The ship, two years in the making, has already received approval in principle from DNV and preliminary flag approval from the Norwegian Maritime Authority.
Amon Offshore has been created to build, own and operate a fleet of ammonia-powered supply ships for the Norwegian Continental Shelf. The ships, due to be operational from 2025, have been developed to meet oil companies’ current and future offshore logistics needs, setting a new standard for North Sea PSVs – while drastically reducing emissions.
André Risholm, Founder & CEO of Amon Maritime, said, “This is the next generation. We are combining new technologies with future requirements, enabling capabilities only available for newbuildings. Our vessels will be carbon free, future proof, and holistically designed for ammonia fuel from the ground up.”
Ammonia fuel will be made available with a floating bunkering terminal at the selected supply base from affiliated company Azane Fuel Solutions, with fuel provided by project partner Yara Clean Ammonia.
The vessels will be managed by Amon Maritime’s in-house operation in Norway, Ula Ship Management. The company is a joint venture with Bernhard Schulte Shipmanagement, the third largest ship manager in the World.
The Norwegian Government has stated in the Hurdal Platform that all PSVs on the Norwegian Continental Shelf shall release zero emissions by 2030. This requires approximately 80 new builds or significantly modified vessels to be delivered between 2025-2030, providing an opportunity for innovation and value creation in the maritime industry.
Kongsberg Maritime, the leading marine technology group and offshore ship designer, was chosen to design and deliver key technologies to the project.
Jørn Heltne, Vice President for Ship Design sales in Kongsberg Maritime, said, “These vessels will represent the next generation platform supply vessel (PSV) and Amon Maritime will set a new standard in the logistics in the segment with these new-buildings.”
The Amon PSV received approval in principle for gas-fuelled (ammonia) notation from DNV in March and in May, Norwegian Maritime Authorities issued its letter of preliminary assessment, marking the first preliminary flag approval for an ammonia-powered ship.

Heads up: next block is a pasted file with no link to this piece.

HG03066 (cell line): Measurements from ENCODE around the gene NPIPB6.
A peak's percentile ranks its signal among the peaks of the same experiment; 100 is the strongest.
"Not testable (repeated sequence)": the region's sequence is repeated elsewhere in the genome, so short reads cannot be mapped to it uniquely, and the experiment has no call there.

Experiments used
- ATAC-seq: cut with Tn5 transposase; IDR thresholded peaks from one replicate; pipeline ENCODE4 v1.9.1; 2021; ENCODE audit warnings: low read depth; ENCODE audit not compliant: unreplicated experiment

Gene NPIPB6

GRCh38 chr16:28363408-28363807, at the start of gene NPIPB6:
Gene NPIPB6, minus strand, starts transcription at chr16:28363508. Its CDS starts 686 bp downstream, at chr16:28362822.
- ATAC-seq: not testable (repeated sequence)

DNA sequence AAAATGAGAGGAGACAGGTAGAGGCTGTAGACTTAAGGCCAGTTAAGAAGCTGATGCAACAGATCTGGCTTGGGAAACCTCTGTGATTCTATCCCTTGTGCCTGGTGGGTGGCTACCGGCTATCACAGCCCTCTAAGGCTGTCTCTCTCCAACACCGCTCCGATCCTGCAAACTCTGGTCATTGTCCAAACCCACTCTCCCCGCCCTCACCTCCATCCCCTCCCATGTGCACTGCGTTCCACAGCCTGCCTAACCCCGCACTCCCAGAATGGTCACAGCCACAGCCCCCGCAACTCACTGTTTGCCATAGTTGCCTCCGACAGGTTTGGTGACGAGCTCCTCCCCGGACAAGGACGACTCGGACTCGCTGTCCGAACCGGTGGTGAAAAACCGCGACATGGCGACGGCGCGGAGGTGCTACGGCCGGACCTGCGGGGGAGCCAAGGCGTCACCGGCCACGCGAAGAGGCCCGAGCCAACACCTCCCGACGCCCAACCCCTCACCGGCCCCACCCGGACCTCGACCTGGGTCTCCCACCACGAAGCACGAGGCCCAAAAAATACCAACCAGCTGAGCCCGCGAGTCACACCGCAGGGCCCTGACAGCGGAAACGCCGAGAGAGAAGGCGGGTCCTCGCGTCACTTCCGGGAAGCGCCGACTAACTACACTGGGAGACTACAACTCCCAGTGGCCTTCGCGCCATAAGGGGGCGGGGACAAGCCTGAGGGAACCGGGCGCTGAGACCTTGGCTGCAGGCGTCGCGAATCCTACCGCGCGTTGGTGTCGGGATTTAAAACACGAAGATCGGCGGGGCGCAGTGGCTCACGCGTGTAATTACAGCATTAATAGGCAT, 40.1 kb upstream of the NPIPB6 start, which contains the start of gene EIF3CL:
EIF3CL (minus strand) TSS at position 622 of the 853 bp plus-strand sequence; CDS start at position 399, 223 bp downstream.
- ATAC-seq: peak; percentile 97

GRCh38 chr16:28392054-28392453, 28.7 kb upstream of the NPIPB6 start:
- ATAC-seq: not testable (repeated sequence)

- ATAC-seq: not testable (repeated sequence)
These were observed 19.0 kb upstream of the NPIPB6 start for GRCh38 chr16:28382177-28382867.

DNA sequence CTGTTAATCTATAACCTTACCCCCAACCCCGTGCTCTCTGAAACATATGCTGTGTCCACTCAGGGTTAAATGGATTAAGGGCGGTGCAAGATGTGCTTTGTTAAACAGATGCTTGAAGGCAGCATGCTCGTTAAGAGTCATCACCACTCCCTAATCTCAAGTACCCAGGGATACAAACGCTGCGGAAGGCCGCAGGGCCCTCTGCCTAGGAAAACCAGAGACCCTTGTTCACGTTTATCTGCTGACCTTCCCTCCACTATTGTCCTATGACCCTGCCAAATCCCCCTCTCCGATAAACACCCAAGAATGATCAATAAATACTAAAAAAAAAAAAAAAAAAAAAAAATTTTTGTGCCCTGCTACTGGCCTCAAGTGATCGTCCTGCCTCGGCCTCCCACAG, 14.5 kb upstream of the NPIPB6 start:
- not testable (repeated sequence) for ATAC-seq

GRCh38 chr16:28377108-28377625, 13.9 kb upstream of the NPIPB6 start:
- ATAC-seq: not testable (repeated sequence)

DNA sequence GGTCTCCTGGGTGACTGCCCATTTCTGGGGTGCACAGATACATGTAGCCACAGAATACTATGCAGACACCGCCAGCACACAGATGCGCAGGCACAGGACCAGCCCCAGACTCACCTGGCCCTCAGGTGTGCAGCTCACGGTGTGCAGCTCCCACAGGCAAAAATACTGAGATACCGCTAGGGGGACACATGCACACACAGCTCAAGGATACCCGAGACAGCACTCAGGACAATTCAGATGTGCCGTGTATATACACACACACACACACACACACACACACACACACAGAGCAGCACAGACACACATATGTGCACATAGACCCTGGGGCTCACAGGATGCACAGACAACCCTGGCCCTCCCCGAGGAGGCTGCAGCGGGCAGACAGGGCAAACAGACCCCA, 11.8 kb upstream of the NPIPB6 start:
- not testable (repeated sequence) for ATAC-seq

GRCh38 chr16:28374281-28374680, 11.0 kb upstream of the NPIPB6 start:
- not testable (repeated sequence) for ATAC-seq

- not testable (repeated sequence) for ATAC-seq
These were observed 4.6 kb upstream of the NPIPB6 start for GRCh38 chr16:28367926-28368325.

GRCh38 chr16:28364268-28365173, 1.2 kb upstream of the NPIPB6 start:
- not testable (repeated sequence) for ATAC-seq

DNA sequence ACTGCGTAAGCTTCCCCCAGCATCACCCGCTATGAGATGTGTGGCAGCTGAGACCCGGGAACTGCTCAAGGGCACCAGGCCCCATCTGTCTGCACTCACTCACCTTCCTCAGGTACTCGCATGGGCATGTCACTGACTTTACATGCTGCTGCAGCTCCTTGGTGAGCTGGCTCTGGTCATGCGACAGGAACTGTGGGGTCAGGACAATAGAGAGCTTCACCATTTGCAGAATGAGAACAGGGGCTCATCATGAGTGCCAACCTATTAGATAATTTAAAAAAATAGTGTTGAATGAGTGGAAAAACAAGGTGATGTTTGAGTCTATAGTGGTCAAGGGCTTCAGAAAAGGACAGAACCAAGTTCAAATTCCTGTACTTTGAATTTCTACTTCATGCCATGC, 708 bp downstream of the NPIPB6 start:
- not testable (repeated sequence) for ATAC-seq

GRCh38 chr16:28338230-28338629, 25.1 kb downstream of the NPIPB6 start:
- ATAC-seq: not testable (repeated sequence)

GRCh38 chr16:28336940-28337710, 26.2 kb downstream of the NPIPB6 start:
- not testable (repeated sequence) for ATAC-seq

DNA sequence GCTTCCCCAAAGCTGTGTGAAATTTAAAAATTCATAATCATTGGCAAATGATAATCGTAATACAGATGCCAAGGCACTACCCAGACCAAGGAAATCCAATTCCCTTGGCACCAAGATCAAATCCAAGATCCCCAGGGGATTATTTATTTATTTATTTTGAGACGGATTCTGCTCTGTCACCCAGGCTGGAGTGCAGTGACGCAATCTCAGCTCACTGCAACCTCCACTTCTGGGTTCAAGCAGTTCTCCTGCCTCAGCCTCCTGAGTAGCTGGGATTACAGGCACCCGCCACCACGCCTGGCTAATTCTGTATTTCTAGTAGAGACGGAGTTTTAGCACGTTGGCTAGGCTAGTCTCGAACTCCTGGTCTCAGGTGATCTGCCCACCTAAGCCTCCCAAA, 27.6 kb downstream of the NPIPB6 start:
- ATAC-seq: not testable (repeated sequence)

Arnstein Eknes, Segment Director, Special Ships at DNV, said, “Innovations like this, coupled with close collaboration between all stakeholders in the value chain, is key to accelerating maritime decarbonisation.”
Abu Dhabi National Oil Company (ADNOC) recently announced its first shipment of low-carbon ammonia was exported from the United Arab Emirates (UAE) to Hamburg, the first low-carbon ammonia cargo to be shipped to Germany. The demonstration cargo was delivered to Aurubis, a provider of non-ferrous metals and one of the largest copper recyclers worldwide.
Low-carbon ammonia is the most promising at-scale hydrogen carrier and potential clean fuel for a wide range of applications, including transportation, power generation and industrial, including steel, cement, and fertiliser production.
But shipping is one of the hardest-to-abate industries when it comes to decarbonisation.
McKinsey analysis suggests that by 2030, an iron-ore bulk carrier that runs on green ammonia will still cost 65% more, in terms of the annualised end-to-end TCO, than an iron-ore bulk carrier that runs on fossil-heavy fuel oil. Most of the difference can be attributed to the higher cost of zero-carbon fuels such as green ammonia and green hydrogen.
Powering the containerisation market is no less challenging; ships on the main east-west routes burn through around 11m MT of fuel each year, accounting for around 3% of global emissions.
McKinsey adds the entire value chain, including cargo owners, fuel producers, and vessel operators, needs to unite, based on a shared commitment to zero-emission shipping.
“Policy makers can also consider various targeted changes that would encourage a transition to zero-emission shipping along particular corridors. If stakeholders agree on a credible, ambitious green-corridor plan and implement it together, the industry can contribute to the world’s progress toward net zero,” it concludes.